Horan was intrigued. “These three women were arguably the most influential women of their countries, and really of the time, in the Spanish-speaking world,” she said. But she wanted proof. Ripoll responded with some photocopies and a detailed account of how he came into ownership of the letters:
Shortly after the death of Kent (the last of the three women to pass away) in 1987, her secretary and lover Louise Crane reached out to Ripoll saying she had more than 200 of the fabled letters and asked him for help transcribing and publishing them. Many of the letters were undated, a challenge that Ripoll tried but was unable to overcome. Now he was ready to pass the torch.
Based on the handwriting and contents of the letters, as well as Ripoll’s compelling explanation, Horan was convinced of their authenticity. But before she could respond, he died.
The fate of the letters now uncertain, Horan immediately contacted the head of special collections at Florida International University in Miami, where Ripoll had begun a collection, and explained about the letters and their value. They said they would look into it, and that was the last she heard for two years, until she saw on their website that they had added to the Ripoll collection.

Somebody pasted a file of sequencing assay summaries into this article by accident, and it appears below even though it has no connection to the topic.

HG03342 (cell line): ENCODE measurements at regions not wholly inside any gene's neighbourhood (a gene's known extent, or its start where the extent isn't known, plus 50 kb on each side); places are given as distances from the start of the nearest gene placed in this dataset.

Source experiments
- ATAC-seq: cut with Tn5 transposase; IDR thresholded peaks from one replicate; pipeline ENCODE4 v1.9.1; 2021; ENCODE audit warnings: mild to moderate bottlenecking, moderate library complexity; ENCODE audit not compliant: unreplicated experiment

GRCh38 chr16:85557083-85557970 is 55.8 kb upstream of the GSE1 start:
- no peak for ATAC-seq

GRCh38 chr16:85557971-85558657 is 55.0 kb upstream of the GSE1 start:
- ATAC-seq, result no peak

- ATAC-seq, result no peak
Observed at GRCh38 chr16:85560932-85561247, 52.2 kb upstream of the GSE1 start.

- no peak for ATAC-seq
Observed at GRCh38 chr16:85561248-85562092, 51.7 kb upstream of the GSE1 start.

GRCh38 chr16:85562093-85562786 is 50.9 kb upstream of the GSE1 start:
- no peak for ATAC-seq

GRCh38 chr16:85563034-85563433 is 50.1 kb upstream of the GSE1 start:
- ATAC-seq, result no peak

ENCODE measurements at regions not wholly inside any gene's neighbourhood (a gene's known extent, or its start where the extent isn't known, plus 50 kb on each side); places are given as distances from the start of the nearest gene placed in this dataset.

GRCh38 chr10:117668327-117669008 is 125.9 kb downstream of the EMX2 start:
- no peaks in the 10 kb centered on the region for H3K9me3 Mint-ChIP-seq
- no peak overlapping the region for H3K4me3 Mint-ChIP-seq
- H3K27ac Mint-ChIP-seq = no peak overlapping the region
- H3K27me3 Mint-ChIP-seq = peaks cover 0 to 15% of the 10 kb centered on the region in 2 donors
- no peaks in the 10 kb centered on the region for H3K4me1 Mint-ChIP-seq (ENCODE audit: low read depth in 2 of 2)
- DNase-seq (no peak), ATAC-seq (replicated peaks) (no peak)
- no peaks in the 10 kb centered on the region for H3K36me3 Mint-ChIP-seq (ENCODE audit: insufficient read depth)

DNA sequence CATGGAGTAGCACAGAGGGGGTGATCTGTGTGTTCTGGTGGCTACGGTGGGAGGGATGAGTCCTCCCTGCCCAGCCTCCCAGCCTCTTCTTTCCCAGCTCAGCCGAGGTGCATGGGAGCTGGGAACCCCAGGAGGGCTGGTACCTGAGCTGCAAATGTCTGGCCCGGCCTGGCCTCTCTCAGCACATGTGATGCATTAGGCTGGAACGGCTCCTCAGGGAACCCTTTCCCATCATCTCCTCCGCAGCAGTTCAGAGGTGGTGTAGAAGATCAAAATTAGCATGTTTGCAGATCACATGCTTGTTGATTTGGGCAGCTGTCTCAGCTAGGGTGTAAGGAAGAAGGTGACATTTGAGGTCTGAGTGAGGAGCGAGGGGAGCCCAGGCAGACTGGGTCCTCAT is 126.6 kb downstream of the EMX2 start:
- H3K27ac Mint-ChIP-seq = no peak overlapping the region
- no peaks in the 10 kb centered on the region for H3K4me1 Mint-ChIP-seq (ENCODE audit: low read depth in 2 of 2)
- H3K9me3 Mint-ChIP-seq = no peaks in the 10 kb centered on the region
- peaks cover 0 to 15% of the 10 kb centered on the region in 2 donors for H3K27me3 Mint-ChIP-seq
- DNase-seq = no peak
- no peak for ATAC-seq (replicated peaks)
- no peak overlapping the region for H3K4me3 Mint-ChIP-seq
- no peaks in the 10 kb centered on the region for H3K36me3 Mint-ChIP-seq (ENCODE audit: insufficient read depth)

So in 2013, Horan headed to Miami to have a look in person. What she found was an obviously incomplete collection of the letters, most of which were photocopies. No one could tell her where the originals had gone.
Ever persistent, Horan put on her detective hat and eventually discovered that Ripoll had given some of them to the Beinecke Rare Book Library at Yale, and some others to the Houghton Library at Harvard. The rest she knew to be in the Mistral archive in Chile, thankfully already digitized.
Dream team, assemble
After tracking down and photographing all of the letters, Horan began attempting to arrange them by date. But the sheer scope of the task was daunting.